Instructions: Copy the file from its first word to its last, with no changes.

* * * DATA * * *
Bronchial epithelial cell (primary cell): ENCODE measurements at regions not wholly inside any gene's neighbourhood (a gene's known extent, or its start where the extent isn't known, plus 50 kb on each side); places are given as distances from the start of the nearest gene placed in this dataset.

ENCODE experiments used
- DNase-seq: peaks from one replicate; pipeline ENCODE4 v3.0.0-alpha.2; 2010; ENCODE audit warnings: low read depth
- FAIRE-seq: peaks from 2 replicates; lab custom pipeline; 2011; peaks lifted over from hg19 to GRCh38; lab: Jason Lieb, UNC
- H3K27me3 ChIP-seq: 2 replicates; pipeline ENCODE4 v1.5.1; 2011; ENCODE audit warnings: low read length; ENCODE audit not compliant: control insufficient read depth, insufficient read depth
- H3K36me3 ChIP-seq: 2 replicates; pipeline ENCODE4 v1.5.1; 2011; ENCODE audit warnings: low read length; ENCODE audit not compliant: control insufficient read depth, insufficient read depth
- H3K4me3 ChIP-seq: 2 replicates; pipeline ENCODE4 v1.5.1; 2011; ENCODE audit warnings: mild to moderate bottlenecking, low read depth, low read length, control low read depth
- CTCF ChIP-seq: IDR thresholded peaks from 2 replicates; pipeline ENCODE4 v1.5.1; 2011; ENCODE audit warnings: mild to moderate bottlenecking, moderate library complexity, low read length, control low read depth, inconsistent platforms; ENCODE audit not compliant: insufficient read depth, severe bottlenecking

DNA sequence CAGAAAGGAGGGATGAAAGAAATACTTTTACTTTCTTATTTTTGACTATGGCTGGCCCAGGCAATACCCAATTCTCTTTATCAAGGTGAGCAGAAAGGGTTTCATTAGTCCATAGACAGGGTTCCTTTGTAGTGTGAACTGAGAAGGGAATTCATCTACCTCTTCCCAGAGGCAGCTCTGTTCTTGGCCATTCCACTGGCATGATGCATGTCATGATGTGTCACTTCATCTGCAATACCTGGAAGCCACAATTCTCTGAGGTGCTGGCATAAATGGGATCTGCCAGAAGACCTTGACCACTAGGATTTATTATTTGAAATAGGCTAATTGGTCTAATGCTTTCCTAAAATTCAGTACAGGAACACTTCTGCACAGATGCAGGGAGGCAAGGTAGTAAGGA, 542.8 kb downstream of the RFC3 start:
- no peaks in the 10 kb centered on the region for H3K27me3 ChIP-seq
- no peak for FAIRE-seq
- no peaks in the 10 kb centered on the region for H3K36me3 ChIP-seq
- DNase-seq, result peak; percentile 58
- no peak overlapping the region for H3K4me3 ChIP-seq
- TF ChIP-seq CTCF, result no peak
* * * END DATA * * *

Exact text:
Bronchial epithelial cell (primary cell): ENCODE measurements at regions not wholly inside any gene's neighbourhood (a gene's known extent, or its start where the extent isn't known, plus 50 kb on each side); places are given as distances from the start of the nearest gene placed in this dataset.

ENCODE experiments used
- DNase-seq: peaks from one replicate; pipeline ENCODE4 v3.0.0-alpha.2; 2010; ENCODE audit warnings: low read depth
- FAIRE-seq: peaks from 2 replicates; lab custom pipeline; 2011; peaks lifted over from hg19 to GRCh38; lab: Jason Lieb, UNC
- H3K27me3 ChIP-seq: 2 replicates; pipeline ENCODE4 v1.5.1; 2011; ENCODE audit warnings: low read length; ENCODE audit not compliant: control insufficient read depth, insufficient read depth
- H3K36me3 ChIP-seq: 2 replicates; pipeline ENCODE4 v1.5.1; 2011; ENCODE audit warnings: low read length; ENCODE audit not compliant: control insufficient read depth, insufficient read depth
- H3K4me3 ChIP-seq: 2 replicates; pipeline ENCODE4 v1.5.1; 2011; ENCODE audit warnings: mild to moderate bottlenecking, low read depth, low read length, control low read depth
- CTCF ChIP-seq: IDR thresholded peaks from 2 replicates; pipeline ENCODE4 v1.5.1; 2011; ENCODE audit warnings: mild to moderate bottlenecking, moderate library complexity, low read length, control low read depth, inconsistent platforms; ENCODE audit not compliant: insufficient read depth, severe bottlenecking

DNA sequence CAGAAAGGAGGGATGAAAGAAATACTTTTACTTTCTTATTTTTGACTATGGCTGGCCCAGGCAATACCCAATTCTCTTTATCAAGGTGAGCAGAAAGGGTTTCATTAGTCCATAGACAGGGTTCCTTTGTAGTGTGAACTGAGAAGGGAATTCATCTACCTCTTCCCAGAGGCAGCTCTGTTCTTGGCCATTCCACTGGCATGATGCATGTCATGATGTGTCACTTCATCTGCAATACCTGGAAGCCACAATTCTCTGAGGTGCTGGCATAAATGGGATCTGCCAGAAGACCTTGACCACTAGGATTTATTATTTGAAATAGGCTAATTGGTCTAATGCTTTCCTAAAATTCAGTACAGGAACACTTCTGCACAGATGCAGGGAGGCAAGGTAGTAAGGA, 542.8 kb downstream of the RFC3 start:
- no peaks in the 10 kb centered on the region for H3K27me3 ChIP-seq
- no peak for FAIRE-seq
- no peaks in the 10 kb centered on the region for H3K36me3 ChIP-seq
- DNase-seq, result peak; percentile 58
- no peak overlapping the region for H3K4me3 ChIP-seq
- TF ChIP-seq CTCF, result no peak